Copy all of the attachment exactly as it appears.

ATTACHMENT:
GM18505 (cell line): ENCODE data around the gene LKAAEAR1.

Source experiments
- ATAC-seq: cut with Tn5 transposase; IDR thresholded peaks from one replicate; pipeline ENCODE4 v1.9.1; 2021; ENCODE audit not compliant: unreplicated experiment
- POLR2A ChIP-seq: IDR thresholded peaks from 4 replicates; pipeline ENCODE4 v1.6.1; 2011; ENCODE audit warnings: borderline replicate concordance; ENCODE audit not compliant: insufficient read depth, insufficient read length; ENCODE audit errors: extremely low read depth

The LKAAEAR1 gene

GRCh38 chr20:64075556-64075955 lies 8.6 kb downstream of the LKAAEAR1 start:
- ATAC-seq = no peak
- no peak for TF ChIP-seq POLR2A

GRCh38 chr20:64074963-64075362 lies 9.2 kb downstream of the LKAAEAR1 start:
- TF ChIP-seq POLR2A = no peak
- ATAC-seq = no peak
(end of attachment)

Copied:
GM18505 (cell line): ENCODE data around the gene LKAAEAR1.

Source experiments
- ATAC-seq: cut with Tn5 transposase; IDR thresholded peaks from one replicate; pipeline ENCODE4 v1.9.1; 2021; ENCODE audit not compliant: unreplicated experiment
- POLR2A ChIP-seq: IDR thresholded peaks from 4 replicates; pipeline ENCODE4 v1.6.1; 2011; ENCODE audit warnings: borderline replicate concordance; ENCODE audit not compliant: insufficient read depth, insufficient read length; ENCODE audit errors: extremely low read depth

The LKAAEAR1 gene

GRCh38 chr20:64075556-64075955 lies 8.6 kb downstream of the LKAAEAR1 start:
- ATAC-seq = no peak
- no peak for TF ChIP-seq POLR2A

GRCh38 chr20:64074963-64075362 lies 9.2 kb downstream of the LKAAEAR1 start:
- TF ChIP-seq POLR2A = no peak
- ATAC-seq = no peak